The US Supreme Court has granted review to same-sex marriage cases from four states.

The country’s top court announced it would review a ruling from the Sixth Circuit Court of Appeals which upheld same-sex marriage bans in Kentucky, Michigan, Ohio and Tennessee.

The case is expected to be a defining moment in the battle for same-sex marriage in the United States – and could even see same-sex marriage in all 50 states by the end of the year.

The Supreme Court has declined to intervene in the issue in the past when initial rulings were in favour of equality, but the Sixth Circuit Court of Appeals ruled against same-sex marriage in the four states.

The Justices wrote today: “The petition for writs of certiorari are granted.

“The cases are consolidated and the petitions of certiorari are granted limited to the following questions:

“1. Does the Fourteenth Amendment require a state to license a marriage between two people of the same sex?

“2. Does the Fourteenth Amendment require a state to recognise a marriage between two people of the same sex when their marriage was lawfully licensed and performed out-of-state?”

The direct phrasing of the questioning suggests the court is seeking to make a more conclusive ruling than that in 2013’s United States Vs Windsor, which partially repealed the federal Defense of Marriage Act but ducked the wider issue of a right to same-sex marriage.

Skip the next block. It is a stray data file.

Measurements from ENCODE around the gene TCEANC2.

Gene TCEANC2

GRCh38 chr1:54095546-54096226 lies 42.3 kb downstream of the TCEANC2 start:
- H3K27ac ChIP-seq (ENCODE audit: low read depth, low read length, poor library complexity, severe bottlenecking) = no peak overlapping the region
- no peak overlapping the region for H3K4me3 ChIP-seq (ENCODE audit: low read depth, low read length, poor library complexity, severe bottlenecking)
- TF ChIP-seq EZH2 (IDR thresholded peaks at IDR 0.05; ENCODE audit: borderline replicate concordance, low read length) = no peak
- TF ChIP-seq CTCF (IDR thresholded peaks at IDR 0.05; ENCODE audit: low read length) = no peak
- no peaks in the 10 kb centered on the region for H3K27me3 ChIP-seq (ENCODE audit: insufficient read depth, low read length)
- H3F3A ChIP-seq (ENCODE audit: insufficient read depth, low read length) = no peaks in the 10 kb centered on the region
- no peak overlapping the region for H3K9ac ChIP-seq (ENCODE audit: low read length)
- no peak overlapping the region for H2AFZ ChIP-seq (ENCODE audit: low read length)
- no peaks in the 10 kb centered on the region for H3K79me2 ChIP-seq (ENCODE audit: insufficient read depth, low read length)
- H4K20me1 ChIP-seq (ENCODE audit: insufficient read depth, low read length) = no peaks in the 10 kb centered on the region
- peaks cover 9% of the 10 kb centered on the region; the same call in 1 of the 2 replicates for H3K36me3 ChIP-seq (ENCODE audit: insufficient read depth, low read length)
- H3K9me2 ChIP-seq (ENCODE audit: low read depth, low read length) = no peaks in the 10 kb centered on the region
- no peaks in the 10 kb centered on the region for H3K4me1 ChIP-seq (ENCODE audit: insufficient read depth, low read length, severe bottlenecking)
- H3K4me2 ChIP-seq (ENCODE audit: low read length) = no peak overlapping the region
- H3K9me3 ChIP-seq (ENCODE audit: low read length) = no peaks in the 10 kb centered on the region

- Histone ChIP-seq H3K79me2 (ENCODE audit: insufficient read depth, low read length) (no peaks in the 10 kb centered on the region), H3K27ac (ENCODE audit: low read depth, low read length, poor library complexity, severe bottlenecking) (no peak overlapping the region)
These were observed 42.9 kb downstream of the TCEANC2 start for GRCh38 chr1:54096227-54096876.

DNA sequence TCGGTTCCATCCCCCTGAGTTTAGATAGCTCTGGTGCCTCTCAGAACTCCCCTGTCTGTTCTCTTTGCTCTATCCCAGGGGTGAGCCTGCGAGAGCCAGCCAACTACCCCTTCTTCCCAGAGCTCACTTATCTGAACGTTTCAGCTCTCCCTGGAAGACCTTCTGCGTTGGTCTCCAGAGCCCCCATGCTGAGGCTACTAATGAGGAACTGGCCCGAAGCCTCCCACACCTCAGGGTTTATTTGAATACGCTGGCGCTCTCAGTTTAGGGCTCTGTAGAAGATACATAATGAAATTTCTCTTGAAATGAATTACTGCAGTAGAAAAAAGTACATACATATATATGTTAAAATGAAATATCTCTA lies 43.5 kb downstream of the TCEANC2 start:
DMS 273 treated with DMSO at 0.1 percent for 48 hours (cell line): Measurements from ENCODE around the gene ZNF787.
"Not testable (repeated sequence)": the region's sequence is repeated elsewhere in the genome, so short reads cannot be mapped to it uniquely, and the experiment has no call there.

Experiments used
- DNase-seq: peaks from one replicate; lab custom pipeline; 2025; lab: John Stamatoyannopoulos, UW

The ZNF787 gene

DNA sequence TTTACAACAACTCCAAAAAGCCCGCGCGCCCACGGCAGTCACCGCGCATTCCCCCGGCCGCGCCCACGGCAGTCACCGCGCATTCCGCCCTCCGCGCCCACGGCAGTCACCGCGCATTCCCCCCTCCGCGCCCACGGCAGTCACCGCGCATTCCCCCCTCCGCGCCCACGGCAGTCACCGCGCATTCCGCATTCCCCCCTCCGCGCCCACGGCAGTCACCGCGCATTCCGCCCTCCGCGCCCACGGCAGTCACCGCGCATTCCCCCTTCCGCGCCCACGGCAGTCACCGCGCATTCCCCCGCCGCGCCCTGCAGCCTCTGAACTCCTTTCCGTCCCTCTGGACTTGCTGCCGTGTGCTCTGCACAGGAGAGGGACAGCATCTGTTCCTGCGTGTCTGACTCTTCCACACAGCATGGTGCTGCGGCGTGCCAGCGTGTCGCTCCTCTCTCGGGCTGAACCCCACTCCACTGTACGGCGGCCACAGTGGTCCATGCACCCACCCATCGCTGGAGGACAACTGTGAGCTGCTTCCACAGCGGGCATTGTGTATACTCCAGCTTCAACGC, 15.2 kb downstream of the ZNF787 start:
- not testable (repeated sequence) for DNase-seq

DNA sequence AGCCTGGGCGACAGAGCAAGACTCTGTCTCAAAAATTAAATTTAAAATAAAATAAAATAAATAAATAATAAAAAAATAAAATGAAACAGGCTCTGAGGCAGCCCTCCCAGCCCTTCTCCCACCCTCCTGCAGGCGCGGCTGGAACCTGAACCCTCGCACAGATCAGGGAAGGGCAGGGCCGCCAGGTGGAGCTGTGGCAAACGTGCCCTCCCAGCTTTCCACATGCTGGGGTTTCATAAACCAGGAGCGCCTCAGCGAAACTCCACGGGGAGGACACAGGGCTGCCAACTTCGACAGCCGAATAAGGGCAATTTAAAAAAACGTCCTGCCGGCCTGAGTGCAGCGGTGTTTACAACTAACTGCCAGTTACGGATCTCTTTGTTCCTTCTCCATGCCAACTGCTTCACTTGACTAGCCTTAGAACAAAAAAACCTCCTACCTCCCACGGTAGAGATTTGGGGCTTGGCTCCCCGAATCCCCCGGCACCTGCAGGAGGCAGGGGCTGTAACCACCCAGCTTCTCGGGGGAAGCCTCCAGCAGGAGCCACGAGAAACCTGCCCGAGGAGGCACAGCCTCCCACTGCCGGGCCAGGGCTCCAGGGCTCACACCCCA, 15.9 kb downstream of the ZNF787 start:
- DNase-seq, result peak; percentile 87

The deadline for briefs has been set for February 27, with reply briefs due by April 17 – signalling a possible final ruling projected for June.

Evan Wolfson of Freedom to Marry said: “The Supreme Court’s decision today begins what we hope will be the last chapter in our campaign to win marriage nationwide – and it’s time.

“Freedom to Marry’s national strategy has been to build a critical mass of marriage states and critical mass of support for ending marriage discrimination, and after a long journey and much debate, America is ready for the freedom to marry.

“But couples are still discriminated against in 14 states, and the patchwork of discrimination harms families and businesses throughout the country.

“We will keep working hard to underscore the urgency of the Supreme Court’s bringing the country to national resolution, so that by June, all Americans share in the freedom to marry and our country stands on the right side of history.”

Same-sex marriage is currently legal in 36 US states, and banned in 14.